The clinical significance of serum C reactive protein levels in Crohn's disease. Results of a prospective longitudinal study
J Clin Gastroenterol
 
10
1988
401
405
22
Brignola
C.
Campieri
M.
Bazzocchi
G.
Farruggia
P.
Tragnone
A.
Lanfranchi
G.A.
A laboratory index for predicting relapse in asymptomatic patients with Crohn's disease
Gastroenterology
 
91
1986
1490
1494
23
Oussalah
A.
Chevaux
J.B.
Fay
R.
Sandborn
W.J.
Bigard
M.A.
Peyrin-Biroulet
L.
Predictors of infliximab failure after azathioprine withdrawal in Crohn's disease treated with combination therapy
Am J Gastroenterol
 
105
5
May 2010
1142
1149
24
Bitton
A.
Dobkin
P.L.
Edwardes
M.D.
Sewitch
M.J.
Meddings
J.B.
Rawal
S.
et al
Predicting relapse in Crohn's disease: a biopsychosocial model
Gut
 
57
2008
1386
1392
25
Panaccione
R.
Fedorak
R.N.
Aumais
G.
Bernard
E.J.
Bernstein
C.N.
Bitton
A.
et al
Review and clinical perspectives for the use of infliximab in ulcerative colitis
Can J Gastroenterol
 
22
3
Mar. 2008
261
272
26
Stange
E.F.
Travis
S.P.
Vermeire
S.
Reinisch
W.
Geboes
K.
Barakauskiene
A.
et al
European evidence-based Consensus on the diagnosis and management of ulcerative colitis: definitions and diagnosis
J Crohns Colitis
 
2
1
Mar. 2008
1
23
27
Dignass
A.
Van Assche
G.
Lindsay
J.O.
Lémann
M.
Söderholm
J.
Colombel
J.F.
et al
The second European evidence-based Consensus on the diagnosis and management of Crohn's disease: current management
J Crohns Colitis
 
4
1
Feb. 2010
28
62
28
Vist
G.E.
Hagen
K.B.
Devereaux
P.J.
Bryant
D.
Kristoffersen
D.T.
Oxman
A.D.
Systematic review to determine whether participation in a trial influences outcome
BMJ
 
330
7501
May 21 2005
1175
29
Reinisch
W.
Wang
Y.
Oddens
B.J.
Link
R.
C-reactive protein, an indicator for maintained response or remission to infliximab in patients with Crohn's disease: a post-hoc analysis from ACCENT I
Aliment Pharmacol Ther
 
35
2012
568
576
30
Kiss
L.S.
Szamosi
T.
Molnar
T.
Miheller
P.
Lakatos
L.
Vincze
A.
et al
Early clinical remission and normalisation of CRP are the strongest predictors of efficacy, mucosal healing and dose escalation during the first year of adalimumab therapy in Crohn's disease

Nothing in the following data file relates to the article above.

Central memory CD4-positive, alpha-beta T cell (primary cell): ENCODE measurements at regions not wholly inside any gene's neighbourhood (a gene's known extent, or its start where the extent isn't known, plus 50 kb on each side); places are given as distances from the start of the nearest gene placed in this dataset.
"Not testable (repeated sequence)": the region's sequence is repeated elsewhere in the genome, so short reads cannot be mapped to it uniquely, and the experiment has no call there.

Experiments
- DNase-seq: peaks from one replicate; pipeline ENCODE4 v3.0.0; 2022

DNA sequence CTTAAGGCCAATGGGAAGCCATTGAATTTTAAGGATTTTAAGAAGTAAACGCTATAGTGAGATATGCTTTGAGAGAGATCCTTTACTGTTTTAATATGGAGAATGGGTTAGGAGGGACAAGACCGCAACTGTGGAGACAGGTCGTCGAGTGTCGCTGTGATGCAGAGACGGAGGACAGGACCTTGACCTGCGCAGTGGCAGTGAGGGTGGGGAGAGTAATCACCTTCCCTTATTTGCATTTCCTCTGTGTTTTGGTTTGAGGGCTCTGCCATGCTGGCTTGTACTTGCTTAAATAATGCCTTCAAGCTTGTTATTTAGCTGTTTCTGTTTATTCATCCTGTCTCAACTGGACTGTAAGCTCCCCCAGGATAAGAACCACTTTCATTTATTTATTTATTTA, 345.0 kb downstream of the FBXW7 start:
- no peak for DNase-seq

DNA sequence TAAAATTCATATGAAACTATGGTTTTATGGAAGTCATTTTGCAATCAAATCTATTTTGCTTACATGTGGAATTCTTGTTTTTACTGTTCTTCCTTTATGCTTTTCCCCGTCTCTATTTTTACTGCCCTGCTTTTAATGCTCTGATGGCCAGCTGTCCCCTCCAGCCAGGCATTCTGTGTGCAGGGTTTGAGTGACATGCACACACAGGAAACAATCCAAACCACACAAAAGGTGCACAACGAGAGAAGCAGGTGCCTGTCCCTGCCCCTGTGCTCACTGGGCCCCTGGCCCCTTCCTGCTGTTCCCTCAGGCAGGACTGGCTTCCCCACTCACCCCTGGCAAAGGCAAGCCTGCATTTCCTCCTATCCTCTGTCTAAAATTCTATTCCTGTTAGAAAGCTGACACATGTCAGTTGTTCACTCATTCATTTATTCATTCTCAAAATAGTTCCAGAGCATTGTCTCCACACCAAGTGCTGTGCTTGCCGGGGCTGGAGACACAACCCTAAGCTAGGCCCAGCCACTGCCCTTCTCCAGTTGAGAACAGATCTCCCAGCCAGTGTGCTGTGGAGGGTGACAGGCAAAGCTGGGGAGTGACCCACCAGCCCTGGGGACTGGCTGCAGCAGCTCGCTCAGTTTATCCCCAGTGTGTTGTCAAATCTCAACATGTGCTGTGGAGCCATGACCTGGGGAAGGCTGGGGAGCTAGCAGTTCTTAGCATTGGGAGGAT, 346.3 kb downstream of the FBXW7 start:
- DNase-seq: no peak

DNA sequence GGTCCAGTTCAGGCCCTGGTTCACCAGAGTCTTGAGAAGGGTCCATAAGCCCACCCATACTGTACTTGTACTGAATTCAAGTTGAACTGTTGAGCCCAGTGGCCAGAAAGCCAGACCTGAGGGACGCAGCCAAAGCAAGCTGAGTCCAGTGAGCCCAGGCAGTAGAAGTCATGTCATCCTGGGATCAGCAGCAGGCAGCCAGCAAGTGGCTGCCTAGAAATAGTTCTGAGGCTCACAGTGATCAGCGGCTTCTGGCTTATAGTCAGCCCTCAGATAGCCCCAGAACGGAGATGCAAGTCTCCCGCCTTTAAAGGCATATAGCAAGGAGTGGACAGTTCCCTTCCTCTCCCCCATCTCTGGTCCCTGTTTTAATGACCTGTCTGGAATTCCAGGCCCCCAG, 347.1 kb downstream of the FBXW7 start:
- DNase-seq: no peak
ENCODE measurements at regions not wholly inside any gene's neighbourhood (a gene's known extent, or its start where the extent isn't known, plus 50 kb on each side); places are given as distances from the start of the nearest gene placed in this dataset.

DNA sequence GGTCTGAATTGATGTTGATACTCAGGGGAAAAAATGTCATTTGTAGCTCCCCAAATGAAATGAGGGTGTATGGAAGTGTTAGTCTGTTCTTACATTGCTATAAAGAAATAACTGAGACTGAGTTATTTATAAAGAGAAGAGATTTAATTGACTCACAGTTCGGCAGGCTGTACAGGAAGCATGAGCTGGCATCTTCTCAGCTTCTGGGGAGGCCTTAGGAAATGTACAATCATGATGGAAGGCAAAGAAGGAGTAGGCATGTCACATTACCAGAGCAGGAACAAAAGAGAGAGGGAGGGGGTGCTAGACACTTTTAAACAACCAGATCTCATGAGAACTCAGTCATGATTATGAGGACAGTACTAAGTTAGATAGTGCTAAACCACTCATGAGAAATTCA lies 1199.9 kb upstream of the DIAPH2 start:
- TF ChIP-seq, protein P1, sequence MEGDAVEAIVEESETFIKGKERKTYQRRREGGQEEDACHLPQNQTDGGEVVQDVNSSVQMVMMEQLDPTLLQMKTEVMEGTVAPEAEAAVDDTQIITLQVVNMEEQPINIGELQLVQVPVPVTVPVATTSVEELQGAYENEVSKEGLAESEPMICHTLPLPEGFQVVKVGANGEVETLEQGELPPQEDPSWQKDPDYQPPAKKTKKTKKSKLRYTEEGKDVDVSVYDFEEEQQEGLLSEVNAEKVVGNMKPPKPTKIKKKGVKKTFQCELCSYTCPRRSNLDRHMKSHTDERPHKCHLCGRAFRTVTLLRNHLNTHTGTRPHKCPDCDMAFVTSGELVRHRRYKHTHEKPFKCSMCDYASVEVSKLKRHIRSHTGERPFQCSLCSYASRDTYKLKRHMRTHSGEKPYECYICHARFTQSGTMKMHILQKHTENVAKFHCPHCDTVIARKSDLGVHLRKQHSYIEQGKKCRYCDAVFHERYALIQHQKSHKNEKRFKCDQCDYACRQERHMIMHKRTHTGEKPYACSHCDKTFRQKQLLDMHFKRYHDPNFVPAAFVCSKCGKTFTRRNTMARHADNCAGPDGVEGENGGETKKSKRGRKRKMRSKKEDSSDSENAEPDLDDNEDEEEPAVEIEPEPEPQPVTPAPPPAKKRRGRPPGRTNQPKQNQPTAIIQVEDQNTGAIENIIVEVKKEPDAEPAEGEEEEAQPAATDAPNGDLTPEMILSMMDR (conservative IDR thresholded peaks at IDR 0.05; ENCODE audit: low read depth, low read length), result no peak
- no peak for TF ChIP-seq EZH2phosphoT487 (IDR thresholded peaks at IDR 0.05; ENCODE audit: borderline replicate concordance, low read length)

Aliment Pharmacol Ther
 
34
8
Oct. 2011
911
922
31
Rubin
D.T.
Mulani
P.
Chao
J.
Pollack
P.F.
Bensimon
A.G.
Yu
A.P.
et al
Effect of adalimumab on clinical laboratory parameters in patients with Crohn's disease: results from the CHARM trial
Inflamm Bowel Dis
 
18
5
May 2012
818
825
32
Jürgens
M.
Mahachie John
J.M.
Cleynen
I.
Schnitzler
F.
Fidder
H.
van Moerkercke
W.
et al
Levels of C-reactive protein are associated with response to infliximab therapy in patients with Crohn's disease
Clin Gastroenterol Hepatol
 
9
5
May 2011
421
427
33
Louis
E.
Vermeire
S.
Rutgeerts
P.
De Vos
M.
Van Gossum
A.
Pescatore
P.
et al
A positive response to infliximab in Crohn disease: association with a higher systemic inflammation before treatment but not with − 308 TNF gene polymorphism
Scand J Gastroenterol
 
37
7
Jul. 2002
818
824
34
Colombel
J.F.
Sandborn
W.J.
Rutgeerts
P.
Enns
R.
Hanauer
S.B.
Panaccione
R.
et al
Adalimumab for maintenance of clinical response and remission in patients with Crohn's disease: the CHARM trial
Gastroenterology
 
132
2007
52
65
35
Schreiber
S.
Rutgeerts
P.
Fedorak
R.N.
Khaliq-Kareemi
M.
Kamm
M.A.
Boivin
M.
et al
A randomized, placebo-controlled trial of certolizumab pegol (CDP870) for treatment of Crohn's disease
Gastroenterology
 
129
2005
807
818
36
Colombel
J.F.
Sandborn
W.J.
Reinisch
W.
Mantzaris
G.J.
Kornbluth
A.
Rachmilewitz
D.
et al
Infliximab, azathioprine, or combination therapy for Crohn's disease
N Engl J Med
 
362
2010
1383
1395
37
Fagan
E.A.
Dyck
R.F.
Maton
P.N.
Hodgson
H.J.
Chadwick
V.S.
Petrie
A.
et al
Serum levels of C-reactive protein in Crohn's disease and ulcerative colitis
Eur J Clin Invest
 
12
4
1982 Aug
351
359
38
Koelewijn
C.L.
Schwartz
M.P.
Samsom
M.
Oldenburg
B.
C-reactive protein levels during a relapse of Crohn's disease are associated with the clinical course of the disease
World J Gastroenterol
 
14
1
Jan. 7 2008
85
89
39
Mould
D.R.
Green
B.
Pharmacokinetics and pharmacodynamics of monoclonal antibodies: concepts and lessons for drug development
BioDrugs
 
24
1
Feb. 1 2010
23
39
40
Ordás
I.
Mould
D.R.
Feagan
B.G.
Sandborn
W.J.
Anti-TNF monoclonal antibodies in inflammatory bowel disease: pharmacokinetics-based dosing paradigms
Clin Pharmacol Ther
 
91
4
Apr. 2012
635
646
41
Fasanmade
A.A.
Adedokun
O.J.
Ford
J.
Hernandez
D.
Johanns
J.
Hu
C.
et al
Population pharmacokinetic analysis of infliximab in patients with ulcerative colitis
Eur J Clin Pharmacol
 
65
12
Dec. 2009
1211
1228
42
Fasanmade
A.A.
Adedokun
O.J.
Blank
M.
Zhou
H.
Davis
H.M.
Pharmacokinetic properties of infliximab in children and adults with Crohn's disease: a retrospective analysis of data from 2 phase III clinical trials
Clin Ther
 
33
7
Jul. 2011
946
964
43
Seow
C.H.
Newman
A.
Irwin
S.P.
Steinhart
A.H.
Silverberg
M.S.
Greenberg
G.R.
Trough serum infliximab: a predictive factor of clinical outcome for infliximab treatment in acute ulcerative colitis
Gut
 
59
1
Jan. 2010
49
54
44
Sandborn